The rivalry between Clans Baiscne and Morna flared up again after this, the men of Clan Morna thinking to rise up against Finn while public sentiment was against him. Finn then held a great feast at his home in Almhuin, and to it he invited all the men of both clans, and he arranged for great bards and poets to be present, and great contests to be held, in the hopes that he could repair what damage had been done. But one night as the poets were performing, Goll was showing particular generosity towards them, rewarding them with great quantities of gold and silver. Finn asked Goll how he came by all this wealth, and Goll replied that it was a tribute paid to him yearly by the men of Lochlann (Scandinavia). Finn also exacted tribute from the same source, and there followed some dispute as to whether Goll's tribute lessened Finn's. Goll explained that he earned the tribute when he wrought much havoc in Lochlann after being exiled there by Finn's father Cumhail when he was Rigfennid. He went on to say that he paid Cumhail back handsomely for this insult when he dealt him his deathblow at the battle of Cnucha. At this, Finn and the members of Clan Baiscne went into a rage, and there was a great deal of bloodshed. The men of Clan Morna refused then to acknowledge Finn's leadership any longer, and they left, vowing a blood feud on Clan Baiscne.

Clan Morna made several raids on Clan Baiscne, who then counterattacked and pushed Clan Morna back to the river Shannon. Clan Morna stopped there, determine to hold the fords of the Shannon and prevent Clan Baiscne's further progress. Late one night, Finn heard the snoring of Goll and crossed the river quietly to where he was sleeping. Standing over Goll with his sword drawn, he generously allowed Goll to gather up his weapons and ready himself. Just then, a large number of the sons of Morna arrived, and Goll repaid Finn's generosity by allowing him to return to his men unscathed. The next morning, Clan Morna was forced to abandon their stand. Clan Baiscne had the upper hand in regard to numbers, and they pursued Clan Morna ruthlessly. In the ensuing skirmishes, one of Finn's sons was slain by Goll's hand, and Finn went into a rage and the sons of Morna were routed. Goll himself took refuge in a nearby cave, where Oisin's son Oscar approached him to try and effect peace. But Goll, thinking he came as an enemy, cast a spear at him and broke his shield. When Finn heard this, he ordered his men to surround the cave that Goll might not escape. Goll's wife arrived shortly before, and a long poem describes a conversation they had, in which is described Goll's storied career, his prowess as a warrior and worth as a husband and a man of honor. Accounts vary here, some saying that Finn's men starved Goll to death, others that the two warriors met and solemnly reconciled before engaging in single combat, in which Finn slew Goll. Either way, it is here that the mighty Goll mac Morna met his end.

When Finn returned to Tara, he found a new high king there. While he was away fighting Clan Morna, a raiding party from another clan had attacked Tara. Cormac, also long in his years, determined that he would lead his men in battle. The battle was won, but Cormac suffered the loss of an eye. Irish law stated that no man with a blemish could be king, and Cormac was thus forced to yield the throne to his son Cairbre. Cairbre had no love for Clan Baiscne, due to their earlier abduction of him to shame his father, and in light of their recent campaign against Clan Morna, he declared them all outlaws and enemies of Tara. And it was then that the two sides went and gathered their respective armies, and met to do battle at the hill of Gabhra. Many men on both sides died that day, but it was Oisin's son Oscar who cast his spear and slew Cairbre, after having received his own death-wound from that same king. Few of the Heroes of the Fianna survived that battle aside from Finn himself, his son Oisin, and Caoilte mac Ronan the great runner.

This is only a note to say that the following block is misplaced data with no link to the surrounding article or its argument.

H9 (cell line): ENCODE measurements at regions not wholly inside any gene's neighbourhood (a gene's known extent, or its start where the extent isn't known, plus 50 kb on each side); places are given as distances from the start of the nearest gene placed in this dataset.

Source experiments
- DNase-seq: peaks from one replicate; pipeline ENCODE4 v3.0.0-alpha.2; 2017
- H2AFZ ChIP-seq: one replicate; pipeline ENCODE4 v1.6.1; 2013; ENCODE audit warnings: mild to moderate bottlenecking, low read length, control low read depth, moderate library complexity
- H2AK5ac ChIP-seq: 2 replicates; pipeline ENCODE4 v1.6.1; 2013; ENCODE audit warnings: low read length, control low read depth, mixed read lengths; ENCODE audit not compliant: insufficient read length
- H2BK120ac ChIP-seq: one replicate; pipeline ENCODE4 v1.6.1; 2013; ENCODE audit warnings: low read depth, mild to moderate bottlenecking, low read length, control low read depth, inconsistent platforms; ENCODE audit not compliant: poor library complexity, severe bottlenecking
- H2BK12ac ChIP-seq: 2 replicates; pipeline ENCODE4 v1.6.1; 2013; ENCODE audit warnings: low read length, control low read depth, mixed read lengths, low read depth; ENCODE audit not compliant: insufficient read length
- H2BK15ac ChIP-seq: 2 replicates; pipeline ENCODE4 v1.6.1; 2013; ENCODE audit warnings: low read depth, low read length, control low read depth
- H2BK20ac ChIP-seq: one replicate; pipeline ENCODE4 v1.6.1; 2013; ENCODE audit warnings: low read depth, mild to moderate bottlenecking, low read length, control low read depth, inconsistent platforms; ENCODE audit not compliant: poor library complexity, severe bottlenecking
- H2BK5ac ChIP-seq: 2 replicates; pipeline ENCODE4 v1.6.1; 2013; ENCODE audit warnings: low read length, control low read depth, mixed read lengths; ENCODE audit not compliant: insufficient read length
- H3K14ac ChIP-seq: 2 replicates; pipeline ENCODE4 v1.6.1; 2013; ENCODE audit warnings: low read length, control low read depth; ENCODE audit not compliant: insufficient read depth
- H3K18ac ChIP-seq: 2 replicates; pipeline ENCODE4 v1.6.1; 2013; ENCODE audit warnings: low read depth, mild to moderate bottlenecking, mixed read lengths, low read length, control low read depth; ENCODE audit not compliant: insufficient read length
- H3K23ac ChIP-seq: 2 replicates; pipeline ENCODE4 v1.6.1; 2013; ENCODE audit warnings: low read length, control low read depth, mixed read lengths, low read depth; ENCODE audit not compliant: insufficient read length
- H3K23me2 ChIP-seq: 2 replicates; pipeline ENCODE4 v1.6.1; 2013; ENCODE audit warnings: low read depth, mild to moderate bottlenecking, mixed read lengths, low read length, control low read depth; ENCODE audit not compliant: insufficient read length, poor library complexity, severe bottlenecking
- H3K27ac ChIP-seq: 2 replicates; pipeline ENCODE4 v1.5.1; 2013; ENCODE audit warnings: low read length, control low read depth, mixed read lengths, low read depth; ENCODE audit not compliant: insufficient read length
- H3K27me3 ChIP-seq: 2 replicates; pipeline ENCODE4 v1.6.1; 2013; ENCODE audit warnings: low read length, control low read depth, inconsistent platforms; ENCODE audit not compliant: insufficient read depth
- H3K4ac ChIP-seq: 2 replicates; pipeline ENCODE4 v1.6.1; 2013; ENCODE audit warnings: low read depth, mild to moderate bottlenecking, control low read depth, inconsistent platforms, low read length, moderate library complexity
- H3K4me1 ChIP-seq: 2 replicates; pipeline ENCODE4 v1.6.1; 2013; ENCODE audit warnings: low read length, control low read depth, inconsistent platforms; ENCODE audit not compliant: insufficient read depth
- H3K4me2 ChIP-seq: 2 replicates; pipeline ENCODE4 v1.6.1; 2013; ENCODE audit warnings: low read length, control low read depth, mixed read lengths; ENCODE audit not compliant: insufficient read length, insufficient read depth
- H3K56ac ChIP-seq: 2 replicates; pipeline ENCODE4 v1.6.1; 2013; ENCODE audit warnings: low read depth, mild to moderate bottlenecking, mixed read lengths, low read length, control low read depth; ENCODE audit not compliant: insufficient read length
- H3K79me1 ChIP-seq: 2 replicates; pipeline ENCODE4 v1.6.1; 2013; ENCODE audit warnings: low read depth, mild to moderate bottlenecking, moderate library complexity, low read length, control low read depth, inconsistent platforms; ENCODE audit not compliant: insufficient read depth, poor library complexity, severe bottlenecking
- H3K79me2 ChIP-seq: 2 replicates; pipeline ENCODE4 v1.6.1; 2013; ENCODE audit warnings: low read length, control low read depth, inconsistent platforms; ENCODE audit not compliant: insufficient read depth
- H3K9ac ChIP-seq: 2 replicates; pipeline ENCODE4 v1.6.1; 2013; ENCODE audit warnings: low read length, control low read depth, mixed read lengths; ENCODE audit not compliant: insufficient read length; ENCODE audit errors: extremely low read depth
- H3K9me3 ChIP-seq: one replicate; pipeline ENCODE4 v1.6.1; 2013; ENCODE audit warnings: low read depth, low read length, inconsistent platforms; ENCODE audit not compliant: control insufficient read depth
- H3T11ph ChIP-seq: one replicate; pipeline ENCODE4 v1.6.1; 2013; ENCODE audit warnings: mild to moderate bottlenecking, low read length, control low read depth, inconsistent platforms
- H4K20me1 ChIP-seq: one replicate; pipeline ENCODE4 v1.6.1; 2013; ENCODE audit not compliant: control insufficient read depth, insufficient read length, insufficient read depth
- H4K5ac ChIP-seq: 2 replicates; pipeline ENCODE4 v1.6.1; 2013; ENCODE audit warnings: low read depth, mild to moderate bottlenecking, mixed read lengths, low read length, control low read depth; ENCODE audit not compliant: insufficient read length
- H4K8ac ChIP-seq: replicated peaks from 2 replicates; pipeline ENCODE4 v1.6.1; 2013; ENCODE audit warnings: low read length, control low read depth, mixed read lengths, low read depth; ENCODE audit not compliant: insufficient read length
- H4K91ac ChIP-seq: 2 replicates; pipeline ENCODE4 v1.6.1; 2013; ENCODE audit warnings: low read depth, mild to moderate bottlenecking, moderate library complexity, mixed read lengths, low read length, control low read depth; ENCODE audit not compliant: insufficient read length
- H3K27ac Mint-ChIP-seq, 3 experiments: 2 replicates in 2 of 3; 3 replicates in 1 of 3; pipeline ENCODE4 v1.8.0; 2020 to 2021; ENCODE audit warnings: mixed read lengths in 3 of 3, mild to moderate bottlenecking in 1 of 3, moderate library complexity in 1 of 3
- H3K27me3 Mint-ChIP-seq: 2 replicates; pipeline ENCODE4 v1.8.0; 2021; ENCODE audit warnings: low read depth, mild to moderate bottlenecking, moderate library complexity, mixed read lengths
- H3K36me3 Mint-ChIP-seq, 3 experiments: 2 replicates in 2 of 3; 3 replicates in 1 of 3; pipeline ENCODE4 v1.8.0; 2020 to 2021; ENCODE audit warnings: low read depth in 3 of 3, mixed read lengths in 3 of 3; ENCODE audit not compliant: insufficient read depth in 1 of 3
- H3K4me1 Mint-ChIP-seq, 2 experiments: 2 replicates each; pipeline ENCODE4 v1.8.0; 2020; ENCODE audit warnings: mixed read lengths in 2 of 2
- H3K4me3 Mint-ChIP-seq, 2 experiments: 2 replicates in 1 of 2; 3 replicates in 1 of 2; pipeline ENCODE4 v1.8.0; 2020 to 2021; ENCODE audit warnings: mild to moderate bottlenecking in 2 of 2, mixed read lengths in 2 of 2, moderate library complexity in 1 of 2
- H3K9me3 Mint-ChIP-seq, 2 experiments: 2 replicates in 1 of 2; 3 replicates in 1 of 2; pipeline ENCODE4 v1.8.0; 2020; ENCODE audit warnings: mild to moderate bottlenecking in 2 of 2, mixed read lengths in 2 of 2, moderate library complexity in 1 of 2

Now Tara without a king, and the Fianna both divided and decimated, it was a sad end facing Finn mac Cumhail. He spent the rest of his days wandering and hunting with his hounds, until one day he again came upon a young fawn who was familiar to his old eyes. Bran immediately leapt up to give chase and Finn struck her, fearful that she would harm the fawn whose name he dared not hope to speak. Bran, by this time old beyond the age of any hound, yelped one last time and fell dead upon the spot, and at this Finn wept bitterly.

Little is written or spoken of Finn's death. Some say he went with the fawn, who was indeed his beloved Sibh, into the land of the Tuatha de Danaan, named Tir na nOg, the land of eternal youth, and there lived with her forever. Others say that it was once prophesied to Finn that if ever he drank from a horn he would die, and so he always drank from goblets. One day he took a drink from a spring at a place called Adharca Iuchbha (literally, "the horns of Iuchbha") and chewing his thumb after, he knew his death was near. He was later surrounded by a group of Connacht mercenaries, the Ui Neill who were always enemies of Finn's, and killed by them. Other stories insist that Finn is still alive, or is sleeping in a great cavern somewhere in Ireland.

Oisin is said to have gone with Caoilte to Tir na nOg, where he married a beautiful Sidhe princess and lived for hundreds of years until he grew homesick one day. The princess sent them to Ireland on a magical horse, but warned them not to set foot on Irish soil or they would never return. The horse was frightened by a snake and threw Oisin and Caoilte, who turned into old, gray men when they touched the turf. They were then discovered by St. Patrick, to whom they recounted all the great tales of Finn and the Fianna, and then were baptized Christians by St. Patrick before passing away. The Saint then rid Ireland of snakes in the name of the two heroes. Clearly a bald-faced post-Christian invention (Ireland was well-known in ancient times for its lack of snakes, as mentioned by the Greek writer Solinus over a hundred years before Patrick's birth), it is nonetheless part of the legends surrounding Finn mac Cumhail.

This brings us to the end of this condensed version of the storied life of Finn mac Cumhail. For some general commentary, and suggestions for further reading, please refer to the final section The Life of Finn mac Cumhail 5: Epilogue or go back and read The Life of Finn mac Cumhail 3: Finn's Adulthood if you haven't yet.